A centrally acting skeletal muscle relaxant whose mechanism of action is not completely understood but may be related to its sedative actions. It is used as an adjunct in the symptomatic treatment of musculoskeletal conditions associated with painful muscle spasm. (From Martindale, The Extra Pharmacopoeia, 30th ed, p1202)
For the relief of discomfort associated with acute, painful, musculoskeletal conditions.
Carisoprodol is a muscle relaxer that blocks pain sensations between the nerves and the brain. Carisoprodol is used together with rest and physical therapy to treat skeletal muscle conditions such as pain or injury.
Carisoprodol should only be used for short periods (up to two or three weeks) because there is no evidence of its effectiveness in long term use and most skeletal muscle injuries are generally of short duration.
Carisoprodol is used as a skeletal muscle relaxant. One of its metabolites, meprobamate, is available as an anxiolytic agent.
You should not take carisoprodol if you have porphyria (a genetic enzyme disorder that causes symptoms affecting the skin or nervous system).
Though it helps many people, this medication may sometimes cause addiction. This risk may be higher if you have a substance use disorder (such as overuse of or addiction to drugs/alcohol). Take this medication exactly as prescribed to lower the risk of addiction. Ask your doctor or pharmacist for more details.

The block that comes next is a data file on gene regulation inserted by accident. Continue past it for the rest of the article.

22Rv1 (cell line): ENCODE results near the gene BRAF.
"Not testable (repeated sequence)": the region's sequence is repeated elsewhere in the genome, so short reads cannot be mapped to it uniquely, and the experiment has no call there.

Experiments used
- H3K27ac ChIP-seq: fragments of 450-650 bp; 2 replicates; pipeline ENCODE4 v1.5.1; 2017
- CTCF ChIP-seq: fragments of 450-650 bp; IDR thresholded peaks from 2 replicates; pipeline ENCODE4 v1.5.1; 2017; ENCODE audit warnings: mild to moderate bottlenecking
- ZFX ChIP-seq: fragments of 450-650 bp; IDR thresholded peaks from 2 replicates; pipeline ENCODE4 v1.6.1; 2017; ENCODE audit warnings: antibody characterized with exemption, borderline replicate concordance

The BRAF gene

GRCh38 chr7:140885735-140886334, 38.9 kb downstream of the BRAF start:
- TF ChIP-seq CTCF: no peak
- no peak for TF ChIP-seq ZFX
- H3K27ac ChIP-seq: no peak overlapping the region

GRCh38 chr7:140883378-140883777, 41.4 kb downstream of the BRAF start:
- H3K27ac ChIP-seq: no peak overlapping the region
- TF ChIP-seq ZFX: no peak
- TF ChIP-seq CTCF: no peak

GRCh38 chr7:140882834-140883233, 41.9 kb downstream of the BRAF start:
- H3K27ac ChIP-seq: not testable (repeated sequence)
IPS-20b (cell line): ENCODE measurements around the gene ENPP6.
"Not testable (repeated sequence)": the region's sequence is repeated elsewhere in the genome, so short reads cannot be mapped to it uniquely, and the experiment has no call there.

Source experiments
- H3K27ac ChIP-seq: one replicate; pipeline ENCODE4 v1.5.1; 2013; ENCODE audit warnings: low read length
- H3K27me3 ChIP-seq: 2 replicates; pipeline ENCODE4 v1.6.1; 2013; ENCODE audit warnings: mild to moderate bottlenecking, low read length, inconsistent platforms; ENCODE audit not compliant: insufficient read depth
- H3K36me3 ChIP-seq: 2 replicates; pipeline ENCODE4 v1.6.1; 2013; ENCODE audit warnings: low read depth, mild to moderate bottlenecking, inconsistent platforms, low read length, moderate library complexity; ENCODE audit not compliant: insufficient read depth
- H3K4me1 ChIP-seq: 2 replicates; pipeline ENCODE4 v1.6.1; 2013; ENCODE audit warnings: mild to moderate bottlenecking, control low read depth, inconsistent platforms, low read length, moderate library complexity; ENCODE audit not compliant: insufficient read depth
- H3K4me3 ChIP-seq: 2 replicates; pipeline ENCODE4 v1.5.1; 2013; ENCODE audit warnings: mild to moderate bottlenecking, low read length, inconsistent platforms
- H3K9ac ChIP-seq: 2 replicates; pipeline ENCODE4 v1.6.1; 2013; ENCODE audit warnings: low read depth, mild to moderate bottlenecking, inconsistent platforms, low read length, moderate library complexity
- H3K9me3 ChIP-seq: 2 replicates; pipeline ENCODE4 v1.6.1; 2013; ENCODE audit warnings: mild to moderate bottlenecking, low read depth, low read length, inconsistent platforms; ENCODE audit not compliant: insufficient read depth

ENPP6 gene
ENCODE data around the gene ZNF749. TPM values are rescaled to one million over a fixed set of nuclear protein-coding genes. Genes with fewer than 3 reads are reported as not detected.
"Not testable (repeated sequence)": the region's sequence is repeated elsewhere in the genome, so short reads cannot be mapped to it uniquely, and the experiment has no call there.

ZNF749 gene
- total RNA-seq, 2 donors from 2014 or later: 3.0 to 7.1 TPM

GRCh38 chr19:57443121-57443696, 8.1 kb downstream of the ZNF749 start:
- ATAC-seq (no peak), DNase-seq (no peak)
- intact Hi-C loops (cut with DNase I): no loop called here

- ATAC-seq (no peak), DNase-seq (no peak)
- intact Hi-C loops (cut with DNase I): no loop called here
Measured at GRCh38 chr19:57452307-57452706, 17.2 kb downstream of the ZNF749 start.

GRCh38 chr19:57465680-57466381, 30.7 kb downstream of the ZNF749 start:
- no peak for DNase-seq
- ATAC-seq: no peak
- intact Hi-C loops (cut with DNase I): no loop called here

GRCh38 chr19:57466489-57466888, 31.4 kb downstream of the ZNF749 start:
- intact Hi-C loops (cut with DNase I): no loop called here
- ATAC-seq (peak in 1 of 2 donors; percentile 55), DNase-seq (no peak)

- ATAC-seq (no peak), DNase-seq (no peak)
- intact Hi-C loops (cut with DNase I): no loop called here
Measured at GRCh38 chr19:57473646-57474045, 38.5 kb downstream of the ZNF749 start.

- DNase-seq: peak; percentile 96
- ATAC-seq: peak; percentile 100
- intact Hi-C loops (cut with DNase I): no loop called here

Carisoprodol is a central nervous system depressant that acts as a sedative and skeletal muscle relaxant. Rather than acting directly on skeletal muscle, carisoprodol interrupts neuronal communication within the reticular formation and spinal cord, resulting in sedation and alteration in pain perception. Its exact mechanism of action is not yet known.
It is not known whether this medicine will harm an unborn baby. Tell your doctor if you are pregnant. Carisoprodol can pass into breast milk and may cause drowsiness in a nursing baby. Tell your doctor if you are breast-feeding.
Metabolism: Hepatic. Metabolized in the liver via the cytochrome P450 oxidase isozyme CYP2C19.
Route of elimination: Carisoprodol is eliminated by both renal and non-renal routes.
Half life: 8 hours
All medicines may cause side effects, but many people have no, or minor, side effects.Some medical conditions may interact with Carisoprodol.
Tell your doctor or pharmacist if you have any medical conditions.
Common carisoprodol side effects may include: drowsiness, dizziness or headache.
Symptoms of overdose include drowsiness, giddiness, nausea, indigestion, or rash. Other adverse effects attributed to therapeutic use of carisoprodol include dizziness, irritability, insomnia, diplopia, temporary loss of vision, ataxia, weakness, headache, and dysarthria. Non-CNS adverse effects include gastrointestinal complaints, tachycardia, and postural hypotension. Patients sensitive to sulfites or tartrazine may experience wheezing, allergic rashes including erythema multiforme, or anaphylaxis after using some preparations of carisoprodol which contain such additives
This is not a complete list of all side effects that may occur. If you have questions about side effects, contact your health care provider.